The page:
All I know now is that if I hear fife music, I go catatonic. And I can never stop swaying and smiling: in the checkout line at the grocery store, throughout endless strings of unsuccessful job interviews, during eye exams (an excellent way to get an otherwise mild-mannered opthalmalogist to yell at you). If I ever lay eyes on that purple bastard again, I swear I'll strangle him with his own tail.
Thursday, January 18, 2007
An open letter to Mr. Bill Bryson:
I am a devoted re-reader of your books, travel and linguistic alike, and was gifted for Christmas with several of your audiobooks. I am currently enjoying, for the first time, The Life and Times of the Thunderbolt Kid.
I must admit to being a bit thrown by some of the more visceral moments in the memoir. The description of a bully's pendulous loogie was particularly awe-inspiring, as was your discussion of masticated food spraying from your Uncle Dee's trach hole, and your consequent dislike of cottage cheese.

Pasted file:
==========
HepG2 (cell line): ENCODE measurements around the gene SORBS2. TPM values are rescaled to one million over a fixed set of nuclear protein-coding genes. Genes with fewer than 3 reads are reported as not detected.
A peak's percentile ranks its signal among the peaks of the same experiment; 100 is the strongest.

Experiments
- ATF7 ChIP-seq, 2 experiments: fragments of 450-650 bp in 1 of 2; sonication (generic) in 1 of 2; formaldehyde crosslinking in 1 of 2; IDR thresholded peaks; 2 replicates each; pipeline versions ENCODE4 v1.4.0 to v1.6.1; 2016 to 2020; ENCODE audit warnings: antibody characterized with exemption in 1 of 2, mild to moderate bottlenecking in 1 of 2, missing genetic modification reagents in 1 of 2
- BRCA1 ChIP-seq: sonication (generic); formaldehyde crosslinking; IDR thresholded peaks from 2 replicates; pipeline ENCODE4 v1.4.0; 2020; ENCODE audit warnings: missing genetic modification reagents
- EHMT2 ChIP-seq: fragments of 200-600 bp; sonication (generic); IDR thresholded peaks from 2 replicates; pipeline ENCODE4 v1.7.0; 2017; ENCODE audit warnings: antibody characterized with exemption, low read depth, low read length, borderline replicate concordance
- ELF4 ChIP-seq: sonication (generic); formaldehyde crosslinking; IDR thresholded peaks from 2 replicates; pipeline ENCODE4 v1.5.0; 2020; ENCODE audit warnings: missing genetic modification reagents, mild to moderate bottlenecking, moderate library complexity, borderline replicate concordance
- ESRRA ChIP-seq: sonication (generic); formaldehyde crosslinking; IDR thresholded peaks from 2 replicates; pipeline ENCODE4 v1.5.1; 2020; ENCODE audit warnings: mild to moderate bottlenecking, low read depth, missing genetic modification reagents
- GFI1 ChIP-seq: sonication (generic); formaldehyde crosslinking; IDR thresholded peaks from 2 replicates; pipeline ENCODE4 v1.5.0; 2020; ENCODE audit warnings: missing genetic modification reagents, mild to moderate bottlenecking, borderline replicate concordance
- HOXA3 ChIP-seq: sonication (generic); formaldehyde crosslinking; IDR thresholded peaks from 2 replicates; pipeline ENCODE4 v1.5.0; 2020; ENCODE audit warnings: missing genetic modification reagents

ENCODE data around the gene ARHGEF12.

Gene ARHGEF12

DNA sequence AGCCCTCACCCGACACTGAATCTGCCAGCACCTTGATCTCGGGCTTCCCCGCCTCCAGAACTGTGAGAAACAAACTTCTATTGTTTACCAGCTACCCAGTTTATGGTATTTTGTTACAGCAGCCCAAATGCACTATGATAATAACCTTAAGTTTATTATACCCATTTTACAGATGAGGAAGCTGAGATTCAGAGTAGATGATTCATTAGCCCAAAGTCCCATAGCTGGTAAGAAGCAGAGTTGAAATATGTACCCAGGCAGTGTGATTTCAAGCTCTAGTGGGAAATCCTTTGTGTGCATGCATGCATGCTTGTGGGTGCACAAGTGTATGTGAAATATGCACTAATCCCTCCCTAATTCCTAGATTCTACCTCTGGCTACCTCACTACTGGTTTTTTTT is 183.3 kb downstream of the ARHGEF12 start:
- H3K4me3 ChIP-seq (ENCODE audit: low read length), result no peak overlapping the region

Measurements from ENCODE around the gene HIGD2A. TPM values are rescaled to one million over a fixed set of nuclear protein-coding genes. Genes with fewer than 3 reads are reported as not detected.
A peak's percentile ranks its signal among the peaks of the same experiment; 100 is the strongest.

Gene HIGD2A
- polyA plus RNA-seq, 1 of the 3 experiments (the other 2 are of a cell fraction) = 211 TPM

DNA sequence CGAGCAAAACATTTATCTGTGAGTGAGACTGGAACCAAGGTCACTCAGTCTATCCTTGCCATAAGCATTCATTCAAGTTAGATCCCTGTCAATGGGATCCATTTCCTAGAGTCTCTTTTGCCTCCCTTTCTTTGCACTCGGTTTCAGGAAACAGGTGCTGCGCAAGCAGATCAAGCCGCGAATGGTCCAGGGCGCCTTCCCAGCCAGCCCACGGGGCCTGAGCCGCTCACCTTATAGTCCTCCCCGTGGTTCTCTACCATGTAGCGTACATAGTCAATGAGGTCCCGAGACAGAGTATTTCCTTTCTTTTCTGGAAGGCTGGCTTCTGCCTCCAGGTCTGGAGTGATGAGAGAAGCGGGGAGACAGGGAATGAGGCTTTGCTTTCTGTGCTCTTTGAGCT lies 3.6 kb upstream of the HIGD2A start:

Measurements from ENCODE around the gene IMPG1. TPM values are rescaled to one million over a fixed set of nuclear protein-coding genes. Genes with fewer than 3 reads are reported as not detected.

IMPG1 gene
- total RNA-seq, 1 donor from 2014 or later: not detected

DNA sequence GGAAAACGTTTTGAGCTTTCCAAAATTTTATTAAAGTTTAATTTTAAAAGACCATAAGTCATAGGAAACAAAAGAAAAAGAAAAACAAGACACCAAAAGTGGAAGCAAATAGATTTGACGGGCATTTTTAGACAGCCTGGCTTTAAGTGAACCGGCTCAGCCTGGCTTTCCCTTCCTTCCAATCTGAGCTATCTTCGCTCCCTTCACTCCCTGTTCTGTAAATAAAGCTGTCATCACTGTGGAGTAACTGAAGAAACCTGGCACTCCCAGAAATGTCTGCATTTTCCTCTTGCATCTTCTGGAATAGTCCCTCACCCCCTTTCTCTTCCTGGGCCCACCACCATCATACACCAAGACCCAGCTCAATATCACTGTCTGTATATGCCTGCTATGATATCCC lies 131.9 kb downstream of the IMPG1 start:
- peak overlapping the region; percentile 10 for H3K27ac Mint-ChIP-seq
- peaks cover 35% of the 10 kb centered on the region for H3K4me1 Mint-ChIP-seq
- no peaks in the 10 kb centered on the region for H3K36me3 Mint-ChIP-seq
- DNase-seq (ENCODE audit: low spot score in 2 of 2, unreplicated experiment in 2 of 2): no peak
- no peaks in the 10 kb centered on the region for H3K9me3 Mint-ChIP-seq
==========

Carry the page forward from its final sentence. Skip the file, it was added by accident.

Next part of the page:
But the topper, for me (to date, I'm only on Disc Three), was your evocation of the detritus left in your water-glass by the old man on the next stool at a diner counter.
I was in rush-hour traffic, and the instant you started in I knew what was coming, having gotten a good case of the gags from the Budder kid and Uncle Dee. I rushed my finger to the fast-forward button, but I was transfixed. I could not press it. I got the gags, and still my finger would not hit that button. The gags grew progressively more convulsive, and still I could not stop listening to this ghastly recital. I even threw up in my mouth, just a little bit. In the middle lane of Independence Boulevard.
The point of my mentioning this (oh, please God, let there be a point) is that, when the whole ordeal was over and I was madly chewing Altoids and reflecting, I had to admit: it's a powerful piece of prose that can make you barf in traffic and yet be unable to stop listening.
My hat is off to you sir.
Tuesday, January 16, 2007
It occurs to me as I slog through book eleven of Robert Jordan's Wheel of Time series that authors of popular fantasy series get paid by the book. That might explain why there's so many of the damn things in a series.